PostgreSQL Tutorial: Logging lock waits and temp files

December 16, 2023

Summary: in this tutorial, you will learn how to log lock waits and temp files in PostgreSQL.

In order to satisfy concurrency in the ACID properties, every relational database implements locking. This locking may cause one or more sessions to wait until the lock has been released by a session holding the lock. Much of this information may be available to see in real time by querying the pg_locks view, but it doesn’t contain historical information about lock waits. For this purpose, we could use the facility available within PostgreSQL to log all the SQL statements that are waiting due to a lock acquired by another SQL. Similar to locks, we could also log when multiple sessions are involved in a deadlock. In this tutorial, we shall discuss the steps to enable logging of such waits due to locking and deadlocks in PostgreSQL.

Getting ready

Locks are logged for SQL that has been waiting for more than deadlock_timeout amount of time. deadlock_timeout is set to 1 second by default. Increasing this to larger amounts may make the deadlock checks less expensive for a query when it waits for this duration. However, having a higher value set for deadlock_timeout may not log much information about lock waits. This is because lock waits are only logged when they are waiting for longer than this duration.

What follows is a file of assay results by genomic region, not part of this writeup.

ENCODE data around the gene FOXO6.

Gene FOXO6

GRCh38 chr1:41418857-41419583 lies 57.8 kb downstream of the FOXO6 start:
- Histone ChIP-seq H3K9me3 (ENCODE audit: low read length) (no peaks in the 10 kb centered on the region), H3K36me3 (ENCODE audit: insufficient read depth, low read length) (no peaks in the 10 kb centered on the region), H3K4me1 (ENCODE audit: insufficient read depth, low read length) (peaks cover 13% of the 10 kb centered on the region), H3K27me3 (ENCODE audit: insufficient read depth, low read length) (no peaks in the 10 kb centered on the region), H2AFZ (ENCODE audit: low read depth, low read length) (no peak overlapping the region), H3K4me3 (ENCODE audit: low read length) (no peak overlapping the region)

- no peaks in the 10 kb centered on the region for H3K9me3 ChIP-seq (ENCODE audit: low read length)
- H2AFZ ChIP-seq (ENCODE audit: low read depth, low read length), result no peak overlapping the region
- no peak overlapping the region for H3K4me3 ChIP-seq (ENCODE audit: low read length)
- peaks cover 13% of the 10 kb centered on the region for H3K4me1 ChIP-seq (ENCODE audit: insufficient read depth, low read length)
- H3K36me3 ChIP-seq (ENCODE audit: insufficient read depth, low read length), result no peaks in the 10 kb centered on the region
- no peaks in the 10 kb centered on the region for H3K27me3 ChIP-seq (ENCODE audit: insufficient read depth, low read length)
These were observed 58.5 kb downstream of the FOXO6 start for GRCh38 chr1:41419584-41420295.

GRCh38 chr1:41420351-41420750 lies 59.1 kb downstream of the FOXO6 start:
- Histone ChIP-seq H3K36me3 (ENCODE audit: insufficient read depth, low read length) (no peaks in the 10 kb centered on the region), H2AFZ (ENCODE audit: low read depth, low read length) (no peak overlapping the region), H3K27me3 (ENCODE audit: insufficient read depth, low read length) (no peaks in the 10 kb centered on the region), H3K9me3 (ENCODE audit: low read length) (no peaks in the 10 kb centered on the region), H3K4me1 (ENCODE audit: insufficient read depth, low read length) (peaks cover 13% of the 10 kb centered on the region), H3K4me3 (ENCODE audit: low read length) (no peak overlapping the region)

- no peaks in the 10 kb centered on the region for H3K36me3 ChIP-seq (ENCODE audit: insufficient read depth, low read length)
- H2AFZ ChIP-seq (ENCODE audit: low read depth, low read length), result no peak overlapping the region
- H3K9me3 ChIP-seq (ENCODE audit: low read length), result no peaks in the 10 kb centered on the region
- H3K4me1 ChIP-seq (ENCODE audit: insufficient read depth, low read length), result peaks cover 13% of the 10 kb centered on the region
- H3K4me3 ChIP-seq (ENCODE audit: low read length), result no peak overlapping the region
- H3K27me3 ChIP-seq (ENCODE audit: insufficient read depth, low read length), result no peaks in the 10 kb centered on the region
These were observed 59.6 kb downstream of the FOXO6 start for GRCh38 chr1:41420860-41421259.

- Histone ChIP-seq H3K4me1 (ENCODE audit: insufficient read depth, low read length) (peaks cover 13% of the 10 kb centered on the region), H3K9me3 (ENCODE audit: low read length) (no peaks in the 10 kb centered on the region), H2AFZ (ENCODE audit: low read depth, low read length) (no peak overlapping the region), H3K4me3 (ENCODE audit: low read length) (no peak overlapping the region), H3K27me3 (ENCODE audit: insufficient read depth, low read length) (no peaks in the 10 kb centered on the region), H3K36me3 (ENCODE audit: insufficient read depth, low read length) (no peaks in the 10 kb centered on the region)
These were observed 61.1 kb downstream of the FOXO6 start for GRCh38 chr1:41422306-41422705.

How to do it…

Let’s get started with the following steps:

1. Set log_lock_waits to ON to log a message when a session waits for a longer duration than deadlock_timeout:

$ psql -c "ALTER SYSTEM SET log_lock_waits to 'ON'"
-- reload to get the change into effect.
$ psql -c "select pg_reload_conf()"

2. Set log_temp_files to log a message including the statement when temp reaches this size.

The following command enables the logging of all SQLs generating more than 100KB of temp:

$ psql -c "ALTER SYSTEM SET log_temp_files to '100KB'"
$ psql -c "select pg_reload_conf()"

The following command enables the logging of all SQLs generating more than 100MB of temp:

$ psql -c "ALTER SYSTEM SET log_temp_files to '100MB'"
$ psql -c "select pg_reload_conf()"

How it works…

In order to start logging waits due to locks, we can use the command seen in step 1. When log_lock_waits is enabled, upon a reload, every query that is waiting due to locks for more than deadlock_timeout amount of time is logged.

Similarly, to log all queries generating more than a certain amount of temp, we need to set log_temp_files as seen in step 2. In the example, we see the commands that can set log_temp_files to 100KB and 100MB. What this means is that if a query generates 100KB or 100MB of temp, the statement will be logged to the log file.

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